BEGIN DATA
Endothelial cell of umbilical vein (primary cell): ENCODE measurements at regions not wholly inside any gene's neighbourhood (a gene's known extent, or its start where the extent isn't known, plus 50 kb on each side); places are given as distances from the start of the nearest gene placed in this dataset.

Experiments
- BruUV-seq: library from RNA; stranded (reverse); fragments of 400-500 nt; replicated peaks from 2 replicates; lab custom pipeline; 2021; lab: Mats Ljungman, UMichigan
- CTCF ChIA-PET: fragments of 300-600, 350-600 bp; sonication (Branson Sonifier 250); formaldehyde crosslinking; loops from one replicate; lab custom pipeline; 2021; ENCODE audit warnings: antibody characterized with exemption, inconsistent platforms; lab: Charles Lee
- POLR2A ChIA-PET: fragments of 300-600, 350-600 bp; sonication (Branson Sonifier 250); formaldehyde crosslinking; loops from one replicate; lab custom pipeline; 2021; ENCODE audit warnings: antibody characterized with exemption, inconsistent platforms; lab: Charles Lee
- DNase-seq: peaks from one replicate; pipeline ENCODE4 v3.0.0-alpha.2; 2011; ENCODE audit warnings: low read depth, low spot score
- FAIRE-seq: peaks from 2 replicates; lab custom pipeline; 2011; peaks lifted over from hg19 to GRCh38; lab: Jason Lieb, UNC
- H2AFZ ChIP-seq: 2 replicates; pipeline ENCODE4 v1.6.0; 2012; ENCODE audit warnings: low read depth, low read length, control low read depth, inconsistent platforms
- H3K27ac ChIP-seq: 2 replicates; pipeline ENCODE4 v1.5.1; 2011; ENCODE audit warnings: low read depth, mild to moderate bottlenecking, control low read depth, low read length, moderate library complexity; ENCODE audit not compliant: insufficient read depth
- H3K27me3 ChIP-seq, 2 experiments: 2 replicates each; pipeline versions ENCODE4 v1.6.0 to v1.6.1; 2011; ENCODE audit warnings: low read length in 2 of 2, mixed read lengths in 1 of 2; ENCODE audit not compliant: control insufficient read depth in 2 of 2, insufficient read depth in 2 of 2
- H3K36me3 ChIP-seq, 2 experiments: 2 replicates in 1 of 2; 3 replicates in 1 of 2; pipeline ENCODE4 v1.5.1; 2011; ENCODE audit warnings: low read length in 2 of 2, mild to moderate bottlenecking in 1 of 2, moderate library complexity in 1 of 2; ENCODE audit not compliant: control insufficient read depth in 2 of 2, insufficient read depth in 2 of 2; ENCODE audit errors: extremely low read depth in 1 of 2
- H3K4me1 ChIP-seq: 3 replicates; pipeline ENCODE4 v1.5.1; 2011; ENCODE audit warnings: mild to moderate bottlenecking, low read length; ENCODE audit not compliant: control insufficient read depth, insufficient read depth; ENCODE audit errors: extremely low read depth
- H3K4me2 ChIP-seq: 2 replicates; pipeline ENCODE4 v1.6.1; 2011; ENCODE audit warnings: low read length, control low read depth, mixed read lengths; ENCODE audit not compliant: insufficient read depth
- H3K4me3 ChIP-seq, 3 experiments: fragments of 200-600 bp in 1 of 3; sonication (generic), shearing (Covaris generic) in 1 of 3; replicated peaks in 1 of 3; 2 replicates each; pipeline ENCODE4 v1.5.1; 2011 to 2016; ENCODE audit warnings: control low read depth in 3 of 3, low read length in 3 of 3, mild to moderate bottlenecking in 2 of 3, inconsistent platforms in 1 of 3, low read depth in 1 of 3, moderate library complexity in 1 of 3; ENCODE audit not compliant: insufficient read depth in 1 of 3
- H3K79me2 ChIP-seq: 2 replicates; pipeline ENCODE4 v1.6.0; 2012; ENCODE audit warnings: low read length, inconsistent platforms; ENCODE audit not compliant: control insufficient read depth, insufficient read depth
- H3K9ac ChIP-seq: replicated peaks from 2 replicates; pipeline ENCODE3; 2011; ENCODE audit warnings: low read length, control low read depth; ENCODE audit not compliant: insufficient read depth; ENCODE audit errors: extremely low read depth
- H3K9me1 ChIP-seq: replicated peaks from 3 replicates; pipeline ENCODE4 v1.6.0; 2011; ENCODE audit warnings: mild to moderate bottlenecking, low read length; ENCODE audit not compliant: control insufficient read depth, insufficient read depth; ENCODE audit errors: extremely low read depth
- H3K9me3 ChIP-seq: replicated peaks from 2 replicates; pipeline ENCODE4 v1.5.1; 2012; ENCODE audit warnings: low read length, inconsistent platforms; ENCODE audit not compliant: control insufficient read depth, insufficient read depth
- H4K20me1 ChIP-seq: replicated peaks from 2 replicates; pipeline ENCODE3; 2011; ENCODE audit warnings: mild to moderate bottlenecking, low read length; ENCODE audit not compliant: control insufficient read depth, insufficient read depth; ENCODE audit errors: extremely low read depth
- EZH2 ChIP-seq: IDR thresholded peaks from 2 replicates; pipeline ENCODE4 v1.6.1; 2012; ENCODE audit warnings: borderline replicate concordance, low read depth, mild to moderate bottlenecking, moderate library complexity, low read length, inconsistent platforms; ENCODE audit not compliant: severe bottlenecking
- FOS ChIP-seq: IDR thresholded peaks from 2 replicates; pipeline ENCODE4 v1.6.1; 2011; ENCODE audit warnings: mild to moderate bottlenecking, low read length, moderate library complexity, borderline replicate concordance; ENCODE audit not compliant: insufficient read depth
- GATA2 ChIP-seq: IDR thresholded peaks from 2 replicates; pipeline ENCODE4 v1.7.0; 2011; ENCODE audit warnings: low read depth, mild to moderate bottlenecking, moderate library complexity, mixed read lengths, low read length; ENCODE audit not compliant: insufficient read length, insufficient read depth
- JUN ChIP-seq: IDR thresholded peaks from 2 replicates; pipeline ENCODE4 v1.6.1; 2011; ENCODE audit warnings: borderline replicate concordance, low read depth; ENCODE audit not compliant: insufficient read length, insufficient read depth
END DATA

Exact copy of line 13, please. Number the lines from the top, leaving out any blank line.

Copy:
- H3K4me2 ChIP-seq: 2 replicates; pipeline ENCODE4 v1.6.1; 2011; ENCODE audit warnings: low read length, control low read depth, mixed read lengths; ENCODE audit not compliant: insufficient read depth